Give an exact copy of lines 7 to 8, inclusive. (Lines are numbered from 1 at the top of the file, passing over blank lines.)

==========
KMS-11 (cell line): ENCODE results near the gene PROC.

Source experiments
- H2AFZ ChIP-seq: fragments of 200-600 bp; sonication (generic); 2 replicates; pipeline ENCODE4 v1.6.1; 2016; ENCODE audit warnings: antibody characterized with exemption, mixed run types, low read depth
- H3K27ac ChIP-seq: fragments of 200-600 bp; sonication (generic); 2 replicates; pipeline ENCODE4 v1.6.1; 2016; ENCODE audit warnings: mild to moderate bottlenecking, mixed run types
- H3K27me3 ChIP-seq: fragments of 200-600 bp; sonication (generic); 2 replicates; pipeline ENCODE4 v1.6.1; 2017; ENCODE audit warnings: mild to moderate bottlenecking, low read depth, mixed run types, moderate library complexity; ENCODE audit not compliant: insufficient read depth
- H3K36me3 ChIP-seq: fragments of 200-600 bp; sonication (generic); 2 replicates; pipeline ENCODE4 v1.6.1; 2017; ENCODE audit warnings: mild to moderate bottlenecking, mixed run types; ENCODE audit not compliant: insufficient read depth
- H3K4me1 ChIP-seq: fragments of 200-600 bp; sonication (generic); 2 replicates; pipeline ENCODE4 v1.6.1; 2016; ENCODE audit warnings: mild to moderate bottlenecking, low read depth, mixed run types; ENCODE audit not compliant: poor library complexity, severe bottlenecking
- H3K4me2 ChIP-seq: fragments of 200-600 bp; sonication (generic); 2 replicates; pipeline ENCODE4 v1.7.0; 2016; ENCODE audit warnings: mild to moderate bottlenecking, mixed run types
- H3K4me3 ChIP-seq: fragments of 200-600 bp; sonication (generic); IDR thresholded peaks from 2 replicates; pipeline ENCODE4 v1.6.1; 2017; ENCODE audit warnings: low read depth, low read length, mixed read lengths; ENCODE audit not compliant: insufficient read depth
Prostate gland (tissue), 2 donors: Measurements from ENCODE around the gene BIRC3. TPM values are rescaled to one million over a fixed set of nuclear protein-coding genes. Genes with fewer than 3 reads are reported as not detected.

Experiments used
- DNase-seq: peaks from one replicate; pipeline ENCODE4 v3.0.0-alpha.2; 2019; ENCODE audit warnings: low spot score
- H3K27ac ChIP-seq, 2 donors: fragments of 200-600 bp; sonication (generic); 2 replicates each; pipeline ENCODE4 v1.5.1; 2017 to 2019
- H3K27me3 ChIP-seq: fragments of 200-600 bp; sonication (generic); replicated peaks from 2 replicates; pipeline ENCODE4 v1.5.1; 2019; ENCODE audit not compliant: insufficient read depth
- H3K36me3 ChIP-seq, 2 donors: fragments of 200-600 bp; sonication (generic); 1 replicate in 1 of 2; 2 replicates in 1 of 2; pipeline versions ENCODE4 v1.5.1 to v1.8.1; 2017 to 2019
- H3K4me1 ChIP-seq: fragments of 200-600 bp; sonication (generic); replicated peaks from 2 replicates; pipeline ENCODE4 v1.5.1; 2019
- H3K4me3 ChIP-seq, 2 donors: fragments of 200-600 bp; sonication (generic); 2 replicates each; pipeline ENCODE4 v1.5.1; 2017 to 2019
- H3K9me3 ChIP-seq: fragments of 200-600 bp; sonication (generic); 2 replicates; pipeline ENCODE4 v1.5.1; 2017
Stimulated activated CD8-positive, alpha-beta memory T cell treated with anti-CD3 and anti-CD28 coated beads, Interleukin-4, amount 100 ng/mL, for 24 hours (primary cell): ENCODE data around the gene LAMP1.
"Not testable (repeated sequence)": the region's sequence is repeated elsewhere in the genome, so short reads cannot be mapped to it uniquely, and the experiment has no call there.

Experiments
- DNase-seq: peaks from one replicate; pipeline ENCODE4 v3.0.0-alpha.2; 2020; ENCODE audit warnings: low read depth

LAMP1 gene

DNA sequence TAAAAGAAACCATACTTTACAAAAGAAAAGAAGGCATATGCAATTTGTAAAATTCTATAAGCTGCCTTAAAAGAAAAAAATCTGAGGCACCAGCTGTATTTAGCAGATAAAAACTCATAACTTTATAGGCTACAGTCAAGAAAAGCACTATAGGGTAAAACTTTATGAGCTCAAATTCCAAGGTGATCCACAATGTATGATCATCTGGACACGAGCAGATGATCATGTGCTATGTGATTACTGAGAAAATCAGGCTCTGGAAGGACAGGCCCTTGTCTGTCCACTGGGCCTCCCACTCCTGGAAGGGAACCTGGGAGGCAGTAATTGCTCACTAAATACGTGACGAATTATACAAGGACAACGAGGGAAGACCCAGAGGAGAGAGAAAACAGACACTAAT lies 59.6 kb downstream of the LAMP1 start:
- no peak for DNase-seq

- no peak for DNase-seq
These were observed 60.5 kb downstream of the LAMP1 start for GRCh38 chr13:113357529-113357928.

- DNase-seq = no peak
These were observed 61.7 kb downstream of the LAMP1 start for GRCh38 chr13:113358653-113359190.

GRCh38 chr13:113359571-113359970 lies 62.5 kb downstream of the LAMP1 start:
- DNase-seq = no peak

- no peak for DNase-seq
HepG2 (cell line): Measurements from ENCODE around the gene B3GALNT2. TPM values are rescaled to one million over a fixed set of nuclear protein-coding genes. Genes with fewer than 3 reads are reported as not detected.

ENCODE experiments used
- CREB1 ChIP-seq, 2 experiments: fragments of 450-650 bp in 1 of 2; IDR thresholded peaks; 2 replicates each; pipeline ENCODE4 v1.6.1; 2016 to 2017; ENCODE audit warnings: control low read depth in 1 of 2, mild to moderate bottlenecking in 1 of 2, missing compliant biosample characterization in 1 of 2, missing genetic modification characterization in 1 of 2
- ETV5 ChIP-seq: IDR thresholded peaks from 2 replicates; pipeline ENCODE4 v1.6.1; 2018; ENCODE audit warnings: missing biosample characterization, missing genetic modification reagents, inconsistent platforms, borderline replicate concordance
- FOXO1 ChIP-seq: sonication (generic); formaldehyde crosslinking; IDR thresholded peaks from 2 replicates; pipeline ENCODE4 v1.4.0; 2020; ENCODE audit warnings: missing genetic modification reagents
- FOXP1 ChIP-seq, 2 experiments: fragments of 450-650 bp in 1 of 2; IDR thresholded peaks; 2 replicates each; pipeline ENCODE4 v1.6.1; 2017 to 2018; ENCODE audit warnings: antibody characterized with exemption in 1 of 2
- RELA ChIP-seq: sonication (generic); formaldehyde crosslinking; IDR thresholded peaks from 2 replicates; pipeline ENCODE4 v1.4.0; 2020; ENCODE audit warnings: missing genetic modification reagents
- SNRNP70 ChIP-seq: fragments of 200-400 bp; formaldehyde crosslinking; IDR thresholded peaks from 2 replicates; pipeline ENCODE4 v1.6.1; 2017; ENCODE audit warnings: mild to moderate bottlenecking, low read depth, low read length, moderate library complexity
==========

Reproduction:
- H3K4me1 ChIP-seq: fragments of 200-600 bp; sonication (generic); 2 replicates; pipeline ENCODE4 v1.6.1; 2016; ENCODE audit warnings: mild to moderate bottlenecking, low read depth, mixed run types; ENCODE audit not compliant: poor library complexity, severe bottlenecking
- H3K4me2 ChIP-seq: fragments of 200-600 bp; sonication (generic); 2 replicates; pipeline ENCODE4 v1.7.0; 2016; ENCODE audit warnings: mild to moderate bottlenecking, mixed run types